SWAPO Party 2020 – A Portrait

Citizen Nahas Angula

I have been asked to paint a portrait of SWAPO Party in 2020 for the February/March edition of the Observer Connect Magazine. At the outset I confess that I am not a good artist. In addition I am not privy to the current inner party thinking.

The SWAPO Party is a legacy and heritage of all patriotic Namibians. We owe it to the Party that Namibia today is a proud nation, despite a myriad of challenges that we face.

The current SWAPO Party image is best portrayed by the protagonists of the organization, especially its spokespersons. Let us review some of their pronouncements in recent times.

In October 2019 the Secretary General of the Party, Sophia Shaningwa, told those present at the Electoral Commission of Namibia (ECN) offices that the party was going to deal with Independent presidential candidate Panduleni Itula, because “… we have all the money.”

We, as SWAPO members, make monthly contributions to the party. If we knew that the party has “all the money”, at least some of us who are retirees could have requested for conditions regarding our monthly contribution. We are now much wiser: The party has all the money!

Since SWAPO is a product of international solidarity one would have expected such money to be used for worthy causes, such as making a monthly contribution to some of the liberation struggle veterans, who find themselves in conditions of near destitution, rather than threatening political rivals.

Similarly, in February this year, Secretary for Information and Mobilization, Hilma Nikanor, told the media that despite the loss of its two-third majority in the National Assembly, SWAPO is still in “…control of the national cake.”

Such pronouncements paint a picture of a party which is more interested in being in charge of the national resources, rather than true to its constitutional mission.

The SWAPO Party defines itself in its constitution (1998) as “…a mass based political party born and steeled in the crucible of a popular and heroic struggle for national independence”. The party constitution further clarifies that the party “…is founded on the principles of democracy, solidarity, freedom, social justice and progress”.

Looking at the cardinal aims of the party and the pronouncements of the current leaders, one is left with the question: are these leaders speaking on behalf of the SWAPO Party as defined in its constitution or something else!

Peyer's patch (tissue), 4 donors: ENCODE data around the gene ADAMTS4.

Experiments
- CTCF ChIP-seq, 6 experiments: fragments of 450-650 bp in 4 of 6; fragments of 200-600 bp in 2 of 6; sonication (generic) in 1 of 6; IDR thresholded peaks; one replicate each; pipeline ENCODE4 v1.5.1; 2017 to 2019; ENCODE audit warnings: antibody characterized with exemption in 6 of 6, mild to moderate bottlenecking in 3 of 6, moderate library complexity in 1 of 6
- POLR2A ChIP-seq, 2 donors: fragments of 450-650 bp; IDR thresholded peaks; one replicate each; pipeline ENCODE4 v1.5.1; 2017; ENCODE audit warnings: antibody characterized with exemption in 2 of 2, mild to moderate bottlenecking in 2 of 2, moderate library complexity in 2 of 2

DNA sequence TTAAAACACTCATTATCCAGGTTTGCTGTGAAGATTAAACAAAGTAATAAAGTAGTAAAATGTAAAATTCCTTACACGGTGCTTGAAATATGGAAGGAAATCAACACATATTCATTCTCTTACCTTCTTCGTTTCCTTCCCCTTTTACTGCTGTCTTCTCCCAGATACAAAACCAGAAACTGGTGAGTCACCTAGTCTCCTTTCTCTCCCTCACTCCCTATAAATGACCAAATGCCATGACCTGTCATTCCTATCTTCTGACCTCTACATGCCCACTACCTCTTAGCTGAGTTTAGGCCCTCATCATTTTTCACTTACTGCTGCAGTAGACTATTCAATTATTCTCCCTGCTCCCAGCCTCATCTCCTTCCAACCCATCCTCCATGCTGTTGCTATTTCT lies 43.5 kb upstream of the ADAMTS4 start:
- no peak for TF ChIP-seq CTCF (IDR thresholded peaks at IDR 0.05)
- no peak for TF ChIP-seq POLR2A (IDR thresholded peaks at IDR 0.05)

The impression one gets is that the party now represents the wealth-seeking class and has abandoned the ideals of solidarity, progress and social justice. This is where the problem starts. The mass-based political party appears to have been captured by the comprador elites using its noble history for private gain.

The recent developments surrounding the suspected corruption in the fishing sector, the Fishrot scandal, seems to confirm this trend. Up to now, the party spokespersons have not, out of courtesy, informed its members about the position of the leadership regarding the Fishrot.

Now as the ‘grapevine’ has its field day, all party members are suspected of being accomplices to the alleged crime. This attitude portrays a bad picture of our party. Some young members of the party are up in arms with protests.

Out of frustration some voted for opposition parties during last year’s elections. How does one explain a situation where an opposition party gained sixteen seats in the General Assembly from five seats it held previously!

It may create a good feeling in some to characterize youth frustration as “tribalism”, “Savimbi syndrome” and other epithets. Youth anger cannot be wished away. It must be addressed.

The party should return to its constitutional ideals of democracy, solidarity, freedom, social justice. Democracy demands that the party’s internal elections should be free and fair and not tainted by money and other inducements.

Leaders should be elected on the bases of proven commitment, dedication, experience, loyalty and competence. The spirit of solidarity and comradeship should be rekindled. The notion of social justice implies that party cadres should dedicate their energies to serving the public good rather their individual selfish cravings. Ostentation and greed must be shunned.

As the nation is going to celebrate its thirty years of nationhood, all citizens should honour, dignify, and respect this day of patriotism, commitment and sacrifice. This is not a day only for swearing in a new President. It is a day to remember, commemorate and celebrate our nationhood for which the SWAPO Party sacrificed so much. Their blood should continue to water our future!

Citizen Nahas Angula is well known to all Namibians. He is a former Prime Minister and a former minister who held various portfolios since Independence in 1990. He is a distinguished elder statesman of the ruling SWAPO Party where he served as ‘Teacher’ Nahas in the days of the Swapo educational centers in exile during the struggle. This small opinion piece is not enough to tell the rich story of the contributions to the nation by Nahas Angula.

Related Posts